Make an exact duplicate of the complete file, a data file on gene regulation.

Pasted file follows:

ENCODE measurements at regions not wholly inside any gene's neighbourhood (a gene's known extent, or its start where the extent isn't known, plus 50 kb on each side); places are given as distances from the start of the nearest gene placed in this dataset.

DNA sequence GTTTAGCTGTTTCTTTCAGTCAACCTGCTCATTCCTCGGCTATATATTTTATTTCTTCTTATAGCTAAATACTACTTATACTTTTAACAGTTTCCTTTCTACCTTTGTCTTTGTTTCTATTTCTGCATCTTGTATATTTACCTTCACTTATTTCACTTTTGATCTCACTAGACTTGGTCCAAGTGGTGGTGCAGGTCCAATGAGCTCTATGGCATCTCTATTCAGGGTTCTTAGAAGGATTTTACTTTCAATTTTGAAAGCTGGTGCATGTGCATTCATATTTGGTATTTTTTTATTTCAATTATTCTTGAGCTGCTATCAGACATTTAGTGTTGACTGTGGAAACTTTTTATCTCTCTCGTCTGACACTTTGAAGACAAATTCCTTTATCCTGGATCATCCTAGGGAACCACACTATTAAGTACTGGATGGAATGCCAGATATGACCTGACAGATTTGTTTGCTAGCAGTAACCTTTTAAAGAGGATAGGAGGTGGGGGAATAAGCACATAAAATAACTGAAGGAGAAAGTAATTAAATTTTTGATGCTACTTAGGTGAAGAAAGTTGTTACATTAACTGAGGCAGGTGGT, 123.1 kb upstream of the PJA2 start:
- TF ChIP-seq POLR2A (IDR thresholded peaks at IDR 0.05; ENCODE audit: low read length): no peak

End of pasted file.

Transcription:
ENCODE measurements at regions not wholly inside any gene's neighbourhood (a gene's known extent, or its start where the extent isn't known, plus 50 kb on each side); places are given as distances from the start of the nearest gene placed in this dataset.

DNA sequence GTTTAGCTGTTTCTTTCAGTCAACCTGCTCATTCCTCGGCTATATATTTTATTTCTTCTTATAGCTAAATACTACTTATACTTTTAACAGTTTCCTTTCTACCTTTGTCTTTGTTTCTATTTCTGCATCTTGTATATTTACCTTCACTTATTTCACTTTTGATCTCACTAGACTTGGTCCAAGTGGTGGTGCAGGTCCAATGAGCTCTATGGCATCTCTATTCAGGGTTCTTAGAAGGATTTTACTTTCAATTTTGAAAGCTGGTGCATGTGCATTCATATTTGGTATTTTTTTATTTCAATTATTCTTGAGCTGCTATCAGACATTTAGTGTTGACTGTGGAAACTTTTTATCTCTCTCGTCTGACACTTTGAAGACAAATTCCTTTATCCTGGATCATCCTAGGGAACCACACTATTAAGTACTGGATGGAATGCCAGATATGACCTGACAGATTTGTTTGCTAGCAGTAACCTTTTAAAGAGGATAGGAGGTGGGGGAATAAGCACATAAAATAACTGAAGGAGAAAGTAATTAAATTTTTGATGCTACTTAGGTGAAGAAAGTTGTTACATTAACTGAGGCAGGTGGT, 123.1 kb upstream of the PJA2 start:
- TF ChIP-seq POLR2A (IDR thresholded peaks at IDR 0.05; ENCODE audit: low read length): no peak